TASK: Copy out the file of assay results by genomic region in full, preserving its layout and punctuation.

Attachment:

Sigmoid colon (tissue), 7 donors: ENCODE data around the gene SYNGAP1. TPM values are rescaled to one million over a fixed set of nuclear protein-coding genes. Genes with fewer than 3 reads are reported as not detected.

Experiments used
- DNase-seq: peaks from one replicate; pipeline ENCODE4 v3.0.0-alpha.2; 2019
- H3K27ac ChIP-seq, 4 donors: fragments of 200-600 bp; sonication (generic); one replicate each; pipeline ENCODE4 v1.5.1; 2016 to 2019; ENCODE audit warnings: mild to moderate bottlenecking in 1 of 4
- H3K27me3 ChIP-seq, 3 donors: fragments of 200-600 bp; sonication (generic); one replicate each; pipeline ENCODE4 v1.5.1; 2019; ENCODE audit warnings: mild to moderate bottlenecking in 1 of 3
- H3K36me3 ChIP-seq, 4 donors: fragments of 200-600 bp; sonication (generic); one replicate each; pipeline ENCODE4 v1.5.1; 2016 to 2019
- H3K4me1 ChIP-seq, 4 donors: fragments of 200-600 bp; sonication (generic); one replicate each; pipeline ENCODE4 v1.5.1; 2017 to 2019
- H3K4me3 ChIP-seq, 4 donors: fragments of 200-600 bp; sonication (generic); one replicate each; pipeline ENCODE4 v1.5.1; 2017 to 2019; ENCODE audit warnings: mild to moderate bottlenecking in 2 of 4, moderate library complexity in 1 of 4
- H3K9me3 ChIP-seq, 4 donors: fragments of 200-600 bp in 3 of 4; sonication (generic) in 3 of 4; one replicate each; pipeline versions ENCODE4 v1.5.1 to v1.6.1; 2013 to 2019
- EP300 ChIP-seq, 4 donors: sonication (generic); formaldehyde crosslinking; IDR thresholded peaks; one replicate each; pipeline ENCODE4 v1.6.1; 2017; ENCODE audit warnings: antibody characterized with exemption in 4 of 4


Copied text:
Sigmoid colon (tissue), 7 donors: ENCODE data around the gene SYNGAP1. TPM values are rescaled to one million over a fixed set of nuclear protein-coding genes. Genes with fewer than 3 reads are reported as not detected.

Experiments used
- DNase-seq: peaks from one replicate; pipeline ENCODE4 v3.0.0-alpha.2; 2019
- H3K27ac ChIP-seq, 4 donors: fragments of 200-600 bp; sonication (generic); one replicate each; pipeline ENCODE4 v1.5.1; 2016 to 2019; ENCODE audit warnings: mild to moderate bottlenecking in 1 of 4
- H3K27me3 ChIP-seq, 3 donors: fragments of 200-600 bp; sonication (generic); one replicate each; pipeline ENCODE4 v1.5.1; 2019; ENCODE audit warnings: mild to moderate bottlenecking in 1 of 3
- H3K36me3 ChIP-seq, 4 donors: fragments of 200-600 bp; sonication (generic); one replicate each; pipeline ENCODE4 v1.5.1; 2016 to 2019
- H3K4me1 ChIP-seq, 4 donors: fragments of 200-600 bp; sonication (generic); one replicate each; pipeline ENCODE4 v1.5.1; 2017 to 2019
- H3K4me3 ChIP-seq, 4 donors: fragments of 200-600 bp; sonication (generic); one replicate each; pipeline ENCODE4 v1.5.1; 2017 to 2019; ENCODE audit warnings: mild to moderate bottlenecking in 2 of 4, moderate library complexity in 1 of 4
- H3K9me3 ChIP-seq, 4 donors: fragments of 200-600 bp in 3 of 4; sonication (generic) in 3 of 4; one replicate each; pipeline versions ENCODE4 v1.5.1 to v1.6.1; 2013 to 2019
- EP300 ChIP-seq, 4 donors: sonication (generic); formaldehyde crosslinking; IDR thresholded peaks; one replicate each; pipeline ENCODE4 v1.6.1; 2017; ENCODE audit warnings: antibody characterized with exemption in 4 of 4